There certainly are too many nonprofits, I do agree. When people go to college with the sole purpose of getting some type of degree so they can work forever in the nonprofit sector, it makes me understand why so many nonprofits I know have zero clues on where money really comes from.

    Posted Fri, Mar 16, 9:27 p.m. Inappropriate

    "An unsuspecting San Francisco cadre appointed a head of BART likely to be again (thrice) be fired after damnable waste, theft, incompetence."

    DOT AND TRANSIT agencies display an unbelievably likeminded determination to ultimately serve automobile-related business interests primarily even to the detriment of non-motorized travel and use of efficient mass transit. How can Seattle and Wash DOTs fail this horribly?

    Are questionably-determined designs for the highway bore tunnel beneath 240+ vulnerable historic brick & mortar thru already over-trafficked neighborhoods left determinedly-unquestioned??

    Could a cut/cover, a Square BOX, survive THE higher, more damaging seismic shock wave?? Survivability "higher" with Cut/cover?

    "Oh, oops, what?? Nahhh, we seattlerdirts dont need no better thing there fer where like the water n' docks is for like fish n' stuff for like walkin n' stuff."

    Do not count on the current Waterfront planning committee leaders to produce actually good design anytime, soon, later or ever. I've heard several chairperson directors speak, and, they are now frothing Idealism using impractical terms like Aspirational. Let's hope so but the approved surface street plans and bore tunnel designs are widely rejected as asinine. Worst engineering seen in a long time. Get over it. You've all been HAD by a Department of Highway robbery...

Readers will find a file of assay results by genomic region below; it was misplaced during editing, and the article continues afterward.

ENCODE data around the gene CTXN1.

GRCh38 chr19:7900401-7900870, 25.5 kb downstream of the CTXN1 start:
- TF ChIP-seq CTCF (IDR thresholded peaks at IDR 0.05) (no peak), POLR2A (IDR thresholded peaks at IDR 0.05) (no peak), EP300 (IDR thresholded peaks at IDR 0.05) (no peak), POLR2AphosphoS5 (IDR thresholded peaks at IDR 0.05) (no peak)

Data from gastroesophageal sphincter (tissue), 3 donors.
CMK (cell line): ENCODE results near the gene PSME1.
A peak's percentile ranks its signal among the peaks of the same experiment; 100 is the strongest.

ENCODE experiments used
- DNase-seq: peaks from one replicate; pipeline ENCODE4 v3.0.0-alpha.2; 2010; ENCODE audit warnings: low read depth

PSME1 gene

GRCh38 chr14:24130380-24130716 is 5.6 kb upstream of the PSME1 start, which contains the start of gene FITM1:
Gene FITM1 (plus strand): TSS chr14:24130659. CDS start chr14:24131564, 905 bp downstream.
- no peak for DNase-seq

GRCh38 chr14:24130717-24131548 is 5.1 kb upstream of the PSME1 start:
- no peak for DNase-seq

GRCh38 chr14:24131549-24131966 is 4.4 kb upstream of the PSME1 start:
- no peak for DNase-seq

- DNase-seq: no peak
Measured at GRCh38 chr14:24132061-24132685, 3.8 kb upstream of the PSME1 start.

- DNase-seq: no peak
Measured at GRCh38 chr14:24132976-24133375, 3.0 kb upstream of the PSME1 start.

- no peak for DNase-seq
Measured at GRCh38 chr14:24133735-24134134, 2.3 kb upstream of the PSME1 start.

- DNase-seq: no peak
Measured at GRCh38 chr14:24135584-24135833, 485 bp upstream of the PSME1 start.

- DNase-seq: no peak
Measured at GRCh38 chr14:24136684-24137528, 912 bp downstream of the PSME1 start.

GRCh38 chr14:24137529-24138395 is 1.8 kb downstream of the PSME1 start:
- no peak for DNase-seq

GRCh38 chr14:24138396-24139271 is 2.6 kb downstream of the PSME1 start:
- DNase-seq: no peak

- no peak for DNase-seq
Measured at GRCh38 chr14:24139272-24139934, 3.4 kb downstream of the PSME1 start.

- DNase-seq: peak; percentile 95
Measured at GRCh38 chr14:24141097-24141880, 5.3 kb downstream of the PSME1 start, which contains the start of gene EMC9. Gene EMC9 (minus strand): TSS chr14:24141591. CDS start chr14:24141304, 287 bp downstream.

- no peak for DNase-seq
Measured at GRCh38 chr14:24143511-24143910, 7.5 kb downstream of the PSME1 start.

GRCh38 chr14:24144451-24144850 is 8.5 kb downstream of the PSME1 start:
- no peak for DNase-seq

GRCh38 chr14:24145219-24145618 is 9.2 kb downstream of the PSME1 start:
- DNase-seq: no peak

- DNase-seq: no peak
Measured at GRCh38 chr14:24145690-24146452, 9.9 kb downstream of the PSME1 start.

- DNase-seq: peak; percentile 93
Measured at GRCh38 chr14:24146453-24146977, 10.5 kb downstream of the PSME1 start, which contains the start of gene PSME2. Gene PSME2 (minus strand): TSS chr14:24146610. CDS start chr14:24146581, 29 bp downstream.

Like I said, Sound Transit parking garages and Metro park-n-rides aren't the worst policy-defining character of these agencies. Any good engineer is way afraid of the bored tunnel plan, ALL the street rearrangements, the drilled concrete-pour log fence seawall? Who does seawalls on major waterfronts like that these days?


    Posted Thu, Mar 22, 6:47 p.m. Inappropriate

    As long as we're on the subject of transit let's get some info on the proposed Metro changes for September of 2012. Larry Phillip's office told me yesterday the Executive would send the proposed changes to the County Council on April 12th. Then the Council would do more "outreach." If any of you have been to any of these outreach meetings you'll know what a joke it is. None of the 4 Metro planners I spoke to at 4 separate meetings would look me in the eye as I voiced my concerns and I'm sure this will be more of the same. They are going to take away all route 28 local service north of NW103rd St. on 3rd. Ave. N.W. The only thing that will go all the way to the end of the line at NW143rd. and Linden Ave. is the 28X and only during peak hours. To hell with everyone else that doesn't travel during that time. Great job Metro.